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Nancy Sprowles is a practical person who believes in the old adage “waste not, want not.”
She incorporated that philosophy with leftover pieces of material used in costumes for a school production into a full/queen-size log cabin quilt that she presented to Penny Akers, music teacher at Abraham Lincoln Elementary School last month.
The quilt, like the school, has a direct connection to the Abraham Lincoln motif.
Akers directed “Lincoln, a Man for All Times,” a musical production written in 2007 by Glen Rice, local music producer and retired educator, and Pam Thurman, a Bowling Green music teacher.
With the help of most of the staff at ALES plus several community volunteers, the school’s fourth and fifth grade students performed the production in 2008.
“As we prepared them to perform, I decided I wanted all of our 170-plus fourth and fifth grade students to be in period costumes,” Akers recalled.
Sprowles coordinated the committee of seamstresses who created Lincoln-period attire complete with suspenders for the boys and bonnets that matched the girls’ skirts.
“The completed costumes were absolutely beautiful,” Akers said.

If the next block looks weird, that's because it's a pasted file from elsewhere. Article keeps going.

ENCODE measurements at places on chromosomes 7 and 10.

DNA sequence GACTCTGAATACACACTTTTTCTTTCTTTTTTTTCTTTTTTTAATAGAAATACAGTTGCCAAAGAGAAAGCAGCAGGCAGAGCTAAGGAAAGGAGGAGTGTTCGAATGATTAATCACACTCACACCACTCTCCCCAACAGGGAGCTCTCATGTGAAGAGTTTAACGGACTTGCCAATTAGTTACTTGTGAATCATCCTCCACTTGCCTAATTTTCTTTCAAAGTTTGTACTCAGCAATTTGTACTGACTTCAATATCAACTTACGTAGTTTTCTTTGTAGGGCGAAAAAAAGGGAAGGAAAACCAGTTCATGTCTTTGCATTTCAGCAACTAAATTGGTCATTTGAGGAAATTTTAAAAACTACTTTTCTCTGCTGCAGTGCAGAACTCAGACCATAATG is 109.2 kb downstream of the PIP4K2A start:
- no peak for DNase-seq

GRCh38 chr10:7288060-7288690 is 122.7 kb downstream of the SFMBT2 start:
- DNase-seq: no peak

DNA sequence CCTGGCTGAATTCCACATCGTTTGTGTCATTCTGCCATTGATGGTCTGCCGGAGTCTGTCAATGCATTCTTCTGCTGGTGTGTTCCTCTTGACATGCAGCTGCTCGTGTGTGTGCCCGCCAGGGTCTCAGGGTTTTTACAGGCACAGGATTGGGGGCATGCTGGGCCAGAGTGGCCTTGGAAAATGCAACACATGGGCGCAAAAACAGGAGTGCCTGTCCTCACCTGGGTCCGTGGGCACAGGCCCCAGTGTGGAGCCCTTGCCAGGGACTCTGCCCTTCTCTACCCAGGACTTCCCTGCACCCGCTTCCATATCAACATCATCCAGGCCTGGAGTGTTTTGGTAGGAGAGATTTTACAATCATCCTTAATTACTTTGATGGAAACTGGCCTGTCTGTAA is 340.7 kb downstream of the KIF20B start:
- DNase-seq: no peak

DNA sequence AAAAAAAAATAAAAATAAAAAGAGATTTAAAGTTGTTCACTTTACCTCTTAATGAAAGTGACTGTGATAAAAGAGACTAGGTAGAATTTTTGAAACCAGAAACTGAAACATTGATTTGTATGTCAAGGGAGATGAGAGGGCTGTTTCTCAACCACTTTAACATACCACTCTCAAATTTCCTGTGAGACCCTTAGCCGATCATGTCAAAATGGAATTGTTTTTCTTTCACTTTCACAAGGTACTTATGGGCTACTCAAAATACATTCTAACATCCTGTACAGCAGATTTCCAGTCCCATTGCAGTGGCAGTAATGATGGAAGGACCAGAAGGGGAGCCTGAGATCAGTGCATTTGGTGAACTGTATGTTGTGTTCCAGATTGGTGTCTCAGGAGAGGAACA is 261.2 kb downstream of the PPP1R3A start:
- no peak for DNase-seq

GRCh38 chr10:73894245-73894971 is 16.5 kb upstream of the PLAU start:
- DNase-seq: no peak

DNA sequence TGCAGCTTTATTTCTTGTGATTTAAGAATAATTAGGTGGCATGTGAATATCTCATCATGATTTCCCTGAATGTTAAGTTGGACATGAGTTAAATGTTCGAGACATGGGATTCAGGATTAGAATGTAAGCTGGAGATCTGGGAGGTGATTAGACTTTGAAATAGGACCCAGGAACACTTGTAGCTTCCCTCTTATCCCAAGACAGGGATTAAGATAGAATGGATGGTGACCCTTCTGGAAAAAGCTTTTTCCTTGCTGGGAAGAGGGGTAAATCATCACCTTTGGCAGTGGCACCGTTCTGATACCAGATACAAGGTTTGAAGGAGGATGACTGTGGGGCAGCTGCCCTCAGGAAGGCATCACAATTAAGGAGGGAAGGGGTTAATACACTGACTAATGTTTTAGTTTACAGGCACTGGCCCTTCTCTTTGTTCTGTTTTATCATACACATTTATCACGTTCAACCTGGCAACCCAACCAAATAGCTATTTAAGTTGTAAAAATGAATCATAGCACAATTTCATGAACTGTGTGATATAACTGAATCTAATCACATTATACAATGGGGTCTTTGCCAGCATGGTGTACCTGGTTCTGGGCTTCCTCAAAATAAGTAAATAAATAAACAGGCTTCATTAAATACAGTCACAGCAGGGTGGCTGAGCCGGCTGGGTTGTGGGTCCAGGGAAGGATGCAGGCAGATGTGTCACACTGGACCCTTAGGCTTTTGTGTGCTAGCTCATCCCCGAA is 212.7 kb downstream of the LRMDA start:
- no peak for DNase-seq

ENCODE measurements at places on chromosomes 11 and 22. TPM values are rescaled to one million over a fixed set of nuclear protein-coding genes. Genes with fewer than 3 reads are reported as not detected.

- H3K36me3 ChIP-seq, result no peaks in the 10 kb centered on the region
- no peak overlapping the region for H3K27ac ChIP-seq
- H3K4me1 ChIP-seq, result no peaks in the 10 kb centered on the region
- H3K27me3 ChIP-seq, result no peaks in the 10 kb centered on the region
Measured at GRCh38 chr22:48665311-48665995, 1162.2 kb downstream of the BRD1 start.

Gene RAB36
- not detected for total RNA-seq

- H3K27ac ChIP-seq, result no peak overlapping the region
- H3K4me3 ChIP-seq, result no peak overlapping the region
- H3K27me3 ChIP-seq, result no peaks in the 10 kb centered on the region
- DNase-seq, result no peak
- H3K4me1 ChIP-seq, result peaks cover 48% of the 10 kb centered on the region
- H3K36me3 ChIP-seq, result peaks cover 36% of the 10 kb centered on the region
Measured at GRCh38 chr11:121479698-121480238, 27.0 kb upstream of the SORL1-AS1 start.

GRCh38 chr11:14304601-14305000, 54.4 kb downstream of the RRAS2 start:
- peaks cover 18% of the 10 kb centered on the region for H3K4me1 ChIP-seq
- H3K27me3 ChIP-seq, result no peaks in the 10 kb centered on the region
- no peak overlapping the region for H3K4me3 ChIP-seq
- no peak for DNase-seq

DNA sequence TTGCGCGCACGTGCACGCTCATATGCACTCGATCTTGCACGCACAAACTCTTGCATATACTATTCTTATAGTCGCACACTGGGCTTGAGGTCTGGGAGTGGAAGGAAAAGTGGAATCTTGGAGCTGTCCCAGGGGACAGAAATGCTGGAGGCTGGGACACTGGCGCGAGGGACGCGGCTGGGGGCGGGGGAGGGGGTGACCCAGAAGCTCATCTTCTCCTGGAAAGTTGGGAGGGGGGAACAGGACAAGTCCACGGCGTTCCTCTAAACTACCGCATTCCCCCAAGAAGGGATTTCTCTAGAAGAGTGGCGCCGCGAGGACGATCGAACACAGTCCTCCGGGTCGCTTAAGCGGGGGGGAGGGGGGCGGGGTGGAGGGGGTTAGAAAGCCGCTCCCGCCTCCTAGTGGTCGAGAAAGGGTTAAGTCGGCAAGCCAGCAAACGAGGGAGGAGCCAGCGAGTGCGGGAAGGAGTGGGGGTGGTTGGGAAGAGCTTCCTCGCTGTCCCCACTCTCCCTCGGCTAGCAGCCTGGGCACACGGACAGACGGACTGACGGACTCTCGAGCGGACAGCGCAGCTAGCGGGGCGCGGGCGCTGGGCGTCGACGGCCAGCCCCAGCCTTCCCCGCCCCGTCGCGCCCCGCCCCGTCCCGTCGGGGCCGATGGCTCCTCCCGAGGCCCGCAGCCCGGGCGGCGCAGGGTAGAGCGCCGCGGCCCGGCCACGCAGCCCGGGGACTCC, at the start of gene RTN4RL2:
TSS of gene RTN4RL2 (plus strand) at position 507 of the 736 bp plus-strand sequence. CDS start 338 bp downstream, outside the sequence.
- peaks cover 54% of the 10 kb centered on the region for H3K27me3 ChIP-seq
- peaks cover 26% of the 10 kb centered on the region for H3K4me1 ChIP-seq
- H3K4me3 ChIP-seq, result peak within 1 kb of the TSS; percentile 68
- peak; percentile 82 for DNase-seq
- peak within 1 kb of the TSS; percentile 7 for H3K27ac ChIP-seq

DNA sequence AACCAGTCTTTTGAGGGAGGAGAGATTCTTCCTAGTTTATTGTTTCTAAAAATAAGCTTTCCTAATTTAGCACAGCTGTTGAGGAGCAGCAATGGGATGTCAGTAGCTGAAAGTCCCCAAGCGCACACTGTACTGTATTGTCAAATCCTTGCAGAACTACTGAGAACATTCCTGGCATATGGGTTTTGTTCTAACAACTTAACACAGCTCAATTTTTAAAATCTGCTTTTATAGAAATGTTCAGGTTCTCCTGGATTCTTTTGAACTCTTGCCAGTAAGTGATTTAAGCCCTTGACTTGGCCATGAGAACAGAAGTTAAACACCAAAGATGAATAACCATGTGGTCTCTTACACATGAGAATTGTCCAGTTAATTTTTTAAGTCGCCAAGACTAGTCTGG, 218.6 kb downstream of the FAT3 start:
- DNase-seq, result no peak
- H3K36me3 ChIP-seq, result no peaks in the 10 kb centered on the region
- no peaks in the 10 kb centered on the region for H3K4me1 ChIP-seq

Sprowles already had thoughts of a quilt in mind as she and the other women worked on the project.
“I told them to be sure to save the leftover pieces,” she said. “I hated to waste any of the material, and got most of it from remnants we cut off while hemming the bottom of the skirts.”
During the ALES Awards Day ceremony two months after the students performed the musical, Principal Amber Thurman thanked Akers for her directing the production and then surprised her with the quilt top that Sprowles had pieced.
“It was really amazing to see fabric in the quilt from all those costumes my students wore,” said Akers. “I was speechless, which is pretty unusual for me.”
As she pondered whom she would ask to finish the quilt, she thought it needed to be done by a LaRue County person since Lincoln was born near Hodgenville, the fabric was from costumes for Abraham Lincoln Elementary School students who were performing “Lincoln, A Man for All Times” written by a LaRue County native, and since the quilt top was pieced together by a LaRue Countian.
“Finally, a couple of months ago, I gave it back to Nancy and asked her if she would do the quilting,” Akers said.
“I was glad to do it,” said Sprowles, a retired LaRue County elementary teacher who is still active in the school, often substitute teaching. “I love to quilt; it relaxes me and the time just seems to fly by when I’m doing it.”
Sprowles presented the finished quilt to Akers on Feb. 12, which being Lincoln’s birthday, Akers told Sprowles she couldn’t have picked a better day.
The school will have the quilt on display through the end of March with students who were in the production invited to see it and relive the memories of the musical honoring the school’s namesake and the country’s 16th president.